Before the pandemic hit, our district was rocking right along and getting ready to go on spring break. Like many other districts around the country, we never went back to school after March 13.
We had just four days to transition to online learning, help our families through the transition, and also provide a sense of normalcy for our students. We immediately started food deliveries, getting devices to students who didn’t have them, and helping to connect the 2,000 (out of a total of 14,000) families that didn’t have Wi-Fi access.
In retrospect, I’d say we did a pretty good job during the transition period, which spilled over into April. We learned a lot during that period and then came back to school in the fall. At that point, 63 percent of the student body restarted face-to-face learning and 37 percent remained online. We gave parents the option between the two, and today about 72 percent of our students are back on campus.
5 success tips for districts
With about 27 percent of our student body learning online, we’ve had to make some adjustments to accommodate our more diverse learning styles. Here’s how we’re bridging the gap between online learning and in-class learning during the pandemic.
Schedule weekly check-ins. As soon as we moved online in the spring, our goal was to have weekly interactions with every single student in the district. For any students who were remote and without internet access, we delivered paper packets and had weekly conversations with them. For the rest of the students, we checked in with their families virtually every week for instructional purposes. Every Friday, we would check in to see how they were doing (both with life in general as well as socially and emotionally) and to find out if we could help them with anything. These check-ins happened on a regular basis when our students were away from the classroom.
Create a synchronous classroom. This fall, all of our secondary campuses are synchronous, and our remote learners are also synchronous. They meet during their seven- or eight-period days with all of their teachers and classmates. If there are six students working remotely, they’re up on the board, live, and with their mics off. When we’re having class discussions, those students can talk at the same time as the students who are in class are talking. This helps create a typical “give-and-take” collaboration in the classroom. We’re fortunate to have a network that’s robust enough to be able to handle this live and in real time.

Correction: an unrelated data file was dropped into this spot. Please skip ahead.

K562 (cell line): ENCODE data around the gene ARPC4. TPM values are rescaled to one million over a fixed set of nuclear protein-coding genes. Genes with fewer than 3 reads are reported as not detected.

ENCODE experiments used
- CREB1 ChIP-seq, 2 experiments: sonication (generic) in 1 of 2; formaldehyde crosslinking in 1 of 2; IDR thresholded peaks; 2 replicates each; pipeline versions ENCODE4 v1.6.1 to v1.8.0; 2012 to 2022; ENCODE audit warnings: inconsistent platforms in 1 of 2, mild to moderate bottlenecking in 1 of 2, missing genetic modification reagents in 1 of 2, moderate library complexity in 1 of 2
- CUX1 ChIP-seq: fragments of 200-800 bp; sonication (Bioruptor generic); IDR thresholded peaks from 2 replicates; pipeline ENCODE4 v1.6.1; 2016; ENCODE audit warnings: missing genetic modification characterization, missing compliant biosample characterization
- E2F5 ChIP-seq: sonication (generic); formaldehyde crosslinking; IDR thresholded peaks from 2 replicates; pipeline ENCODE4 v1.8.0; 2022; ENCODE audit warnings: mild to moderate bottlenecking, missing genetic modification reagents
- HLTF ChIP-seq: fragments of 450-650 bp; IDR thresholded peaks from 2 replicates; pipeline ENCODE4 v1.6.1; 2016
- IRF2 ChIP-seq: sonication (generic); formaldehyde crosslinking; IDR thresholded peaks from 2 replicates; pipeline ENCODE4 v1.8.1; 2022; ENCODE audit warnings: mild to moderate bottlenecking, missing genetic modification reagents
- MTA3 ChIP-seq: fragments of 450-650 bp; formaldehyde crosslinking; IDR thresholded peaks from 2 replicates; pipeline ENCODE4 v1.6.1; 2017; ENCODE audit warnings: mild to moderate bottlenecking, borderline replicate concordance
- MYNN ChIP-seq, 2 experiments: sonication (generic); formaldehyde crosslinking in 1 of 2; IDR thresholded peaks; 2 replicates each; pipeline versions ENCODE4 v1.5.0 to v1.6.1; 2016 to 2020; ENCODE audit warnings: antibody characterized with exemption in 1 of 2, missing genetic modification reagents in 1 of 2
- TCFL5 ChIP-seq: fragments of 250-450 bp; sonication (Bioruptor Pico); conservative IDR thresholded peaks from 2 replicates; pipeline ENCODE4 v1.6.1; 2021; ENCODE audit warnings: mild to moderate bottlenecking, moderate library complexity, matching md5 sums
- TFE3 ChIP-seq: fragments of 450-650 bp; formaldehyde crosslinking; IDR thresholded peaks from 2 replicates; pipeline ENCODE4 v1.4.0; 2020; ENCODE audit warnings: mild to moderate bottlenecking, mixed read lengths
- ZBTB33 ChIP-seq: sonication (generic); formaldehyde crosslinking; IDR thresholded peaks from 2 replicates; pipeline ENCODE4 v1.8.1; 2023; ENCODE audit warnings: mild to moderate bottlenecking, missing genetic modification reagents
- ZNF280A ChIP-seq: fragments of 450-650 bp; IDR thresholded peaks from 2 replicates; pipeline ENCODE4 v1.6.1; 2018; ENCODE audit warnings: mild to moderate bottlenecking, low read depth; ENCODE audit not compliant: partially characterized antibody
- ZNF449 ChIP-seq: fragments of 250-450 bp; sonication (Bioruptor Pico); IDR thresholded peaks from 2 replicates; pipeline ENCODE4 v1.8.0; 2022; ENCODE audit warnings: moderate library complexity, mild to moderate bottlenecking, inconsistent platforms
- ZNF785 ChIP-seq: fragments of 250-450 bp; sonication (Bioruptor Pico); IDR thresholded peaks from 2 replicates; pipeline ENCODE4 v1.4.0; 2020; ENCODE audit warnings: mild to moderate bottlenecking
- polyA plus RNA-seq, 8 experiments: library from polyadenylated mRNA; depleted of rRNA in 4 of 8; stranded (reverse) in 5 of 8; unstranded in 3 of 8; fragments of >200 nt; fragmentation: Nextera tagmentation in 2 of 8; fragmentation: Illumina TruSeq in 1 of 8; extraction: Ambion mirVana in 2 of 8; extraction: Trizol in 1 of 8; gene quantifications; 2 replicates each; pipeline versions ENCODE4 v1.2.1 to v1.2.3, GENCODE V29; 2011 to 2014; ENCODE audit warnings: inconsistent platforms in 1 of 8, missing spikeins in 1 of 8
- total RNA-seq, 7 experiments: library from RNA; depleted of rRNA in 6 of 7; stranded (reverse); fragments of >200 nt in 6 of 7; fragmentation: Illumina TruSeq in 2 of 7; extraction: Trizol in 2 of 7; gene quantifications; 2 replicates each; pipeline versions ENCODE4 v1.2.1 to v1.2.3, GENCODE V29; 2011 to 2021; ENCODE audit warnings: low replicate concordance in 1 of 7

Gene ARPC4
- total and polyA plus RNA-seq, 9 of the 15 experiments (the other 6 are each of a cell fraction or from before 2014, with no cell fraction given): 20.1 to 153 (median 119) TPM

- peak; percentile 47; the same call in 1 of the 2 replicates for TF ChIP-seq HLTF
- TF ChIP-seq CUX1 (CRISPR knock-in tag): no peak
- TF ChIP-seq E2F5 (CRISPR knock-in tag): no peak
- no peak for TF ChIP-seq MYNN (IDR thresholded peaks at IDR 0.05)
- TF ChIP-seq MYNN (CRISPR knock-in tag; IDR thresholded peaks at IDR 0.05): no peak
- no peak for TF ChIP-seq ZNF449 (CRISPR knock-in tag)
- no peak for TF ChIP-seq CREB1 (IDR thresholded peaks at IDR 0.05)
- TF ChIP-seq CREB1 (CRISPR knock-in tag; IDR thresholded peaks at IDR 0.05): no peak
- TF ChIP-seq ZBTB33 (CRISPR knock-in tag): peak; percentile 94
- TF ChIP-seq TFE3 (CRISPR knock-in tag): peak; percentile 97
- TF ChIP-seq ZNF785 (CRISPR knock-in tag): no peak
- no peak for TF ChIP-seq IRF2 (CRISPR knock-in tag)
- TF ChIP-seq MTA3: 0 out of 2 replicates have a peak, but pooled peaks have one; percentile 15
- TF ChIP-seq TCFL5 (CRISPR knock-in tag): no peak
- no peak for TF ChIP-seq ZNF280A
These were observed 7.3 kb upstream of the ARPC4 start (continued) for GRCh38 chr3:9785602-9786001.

Think beyond academics. In our elementary schools, the goal is for students to have at least one interaction with a teacher every day. This is primarily for instruction, but also for the idea of checking in to see how students are doing. We also use the Gaggle student safety platform to monitor students’ online activity. As a Google Reference District, we’ve handed out Chromebooks—for which we also use iboss and GoGuardian. These tools help us better understand what our kids are doing online, even if they’re not right here in the classroom. We can see what’s going on in their worlds and then interact with them about it as needed.
Make counselors available to both classroom and remote students. We have a helpline on our website that specifically says: Do you need counseling services, or would you like a counselor to contact you? We’ve had numerous families request counseling during the pandemic, including mothers who want to talk to the counselor about their child’s behavior. I think the volume increase is due to the fact that parents are now so hands-on with their children’s education. They’re at home with their child, teaching and facilitating learning. They’re getting a lot more interaction with teachers and, as a result, they feel more comfortable asking for help. Our counselors are “Johnny-on-the-spot” and ready to help out. We’re also doing more referrals to outside agencies.
Use data to monitor common behavioral issues. Our SEL counselors use discipline data to monitor and intervene on common behavior issues. Working with individual students, these counselors set up their groups based on discipline referrals that we have on campus. Using Gaggle, we’ve also been able to spot a lot of common themes (e.g., students who are struggling with divorce, fear, depression, hunger, etc.). We glean that information from their online posts, chats with friends, and from their written content. We’re also able to share that data with our local authorities, which unfortunately we’ve had to do several times. If students sound obviously scared and appear to be having issues at home, we can intervene and report it to local law enforcement when necessary.
Screen time breaks
Our secondary students are expected to be online (or at least available online) for about seven hours a day. For families that have chosen to stay at home and be remote, this has become their new reality. That’s a lot of screen time, so we have to make sure they also have breaks. When class starts, students log on, the teacher takes attendance, and does a lesson. Then, the students can have some off-camera time and are expected to be back within a certain time frame. We stay consistent with this, and it seems to be working out well as we all adjust to this “new normal” learning environment.
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